You may have noticed billboards around town recently suggesting just that. Next week, Wheeling Country Day School will again take on bullying, a subject carrying with it quite a variety of reactions, to say the least. The mere mentioning of this problem can elicit every response from a silent eye roll to passionate personal accounts to the belief it is the scourge of society and just about everything in between. Whatever your thoughts, you owe it to yourself, and your kids, to hear Jim Bisenius, the child and adolescent therapist behind the program, Bully-Proofing Youth, at WCDS on January 24th at 6:30 pm. Wheeling Country Day School believes the first step to combating this uncomfortable, potentially dangerous issue is to acknowledge its existence. It is only then that we can begin taking realistic approaches to curb its consequences. “It is our hope that Mr. Bisenius can enlighten our community to the ongoing issues involving bullying and help all of us, parents, educators, and kids themselves, understand ways we can empower our children to combat the problem and curb its effects,” says Elizabeth Hofreuter-Landini, head of school at Wheeling Country Day. “And we are committed to providing that opportunity for our community here at our school. All parents are welcome and encouraged to attend on January 24th. Let’s talk about it.”

Mr. Bisenius has dedicated over twenty years to the topic itself, personally interviewing hundreds of clients from both sides of the issue. He explains that there are some key aspects of bullying that are consistent across the board, such as any response technique that does not enhance the ‘cool’ factor of the boy or girl being bullied is usually ineffective, and he uses this knowledge to empower targeted children with tools and strategies for shutting down these behaviors.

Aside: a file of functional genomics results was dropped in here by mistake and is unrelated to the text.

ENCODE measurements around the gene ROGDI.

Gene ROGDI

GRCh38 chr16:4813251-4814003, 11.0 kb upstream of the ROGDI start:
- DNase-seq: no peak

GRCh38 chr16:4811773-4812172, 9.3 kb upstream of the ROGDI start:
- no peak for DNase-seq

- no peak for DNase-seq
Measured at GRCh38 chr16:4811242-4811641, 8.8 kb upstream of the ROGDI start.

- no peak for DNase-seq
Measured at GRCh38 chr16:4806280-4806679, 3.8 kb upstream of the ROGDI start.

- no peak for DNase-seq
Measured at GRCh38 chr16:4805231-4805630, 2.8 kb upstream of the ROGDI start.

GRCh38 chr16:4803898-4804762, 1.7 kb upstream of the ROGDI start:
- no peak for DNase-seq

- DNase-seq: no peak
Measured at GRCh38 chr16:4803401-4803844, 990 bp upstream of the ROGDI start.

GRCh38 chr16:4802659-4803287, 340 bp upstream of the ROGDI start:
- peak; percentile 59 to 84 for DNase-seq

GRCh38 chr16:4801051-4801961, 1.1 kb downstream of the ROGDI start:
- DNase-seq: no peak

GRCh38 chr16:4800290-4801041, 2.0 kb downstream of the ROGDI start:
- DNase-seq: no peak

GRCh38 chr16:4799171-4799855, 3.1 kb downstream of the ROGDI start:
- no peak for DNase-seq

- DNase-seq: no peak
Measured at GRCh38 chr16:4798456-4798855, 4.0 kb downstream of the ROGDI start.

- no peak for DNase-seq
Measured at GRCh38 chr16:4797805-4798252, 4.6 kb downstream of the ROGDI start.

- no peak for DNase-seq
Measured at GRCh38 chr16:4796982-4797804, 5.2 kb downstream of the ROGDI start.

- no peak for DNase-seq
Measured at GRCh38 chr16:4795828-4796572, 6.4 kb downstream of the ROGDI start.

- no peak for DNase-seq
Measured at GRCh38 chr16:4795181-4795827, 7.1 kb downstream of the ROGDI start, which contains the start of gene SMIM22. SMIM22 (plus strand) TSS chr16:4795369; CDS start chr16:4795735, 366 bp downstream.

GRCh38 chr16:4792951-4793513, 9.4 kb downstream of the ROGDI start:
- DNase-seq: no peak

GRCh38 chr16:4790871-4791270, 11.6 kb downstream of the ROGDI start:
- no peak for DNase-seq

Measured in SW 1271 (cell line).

Bully-Proofing Youth with Jim Bisenius will be held on January 24th at 6:30 pm in the Wheeling Country Day School Gymnasium.

For more about Bully-Proofing Youth and other programs at Wheeling Country Day School please visit http://www.wcdsedu.com/category/wcds-blog/



One Response

  1. Yam Rutesellar

    Bullies do their work in the shadows, that is, out of sight of authority figures. The bullying is usually demonstrated in front of a group of peers. I think the toughest nut to crack is convincing bully’s parents (and teachers) that their child has these dark social issues. Typical bullies are great actors around adults thus making their Jekyll-Hyde personalities so hard to believe.

    Reply

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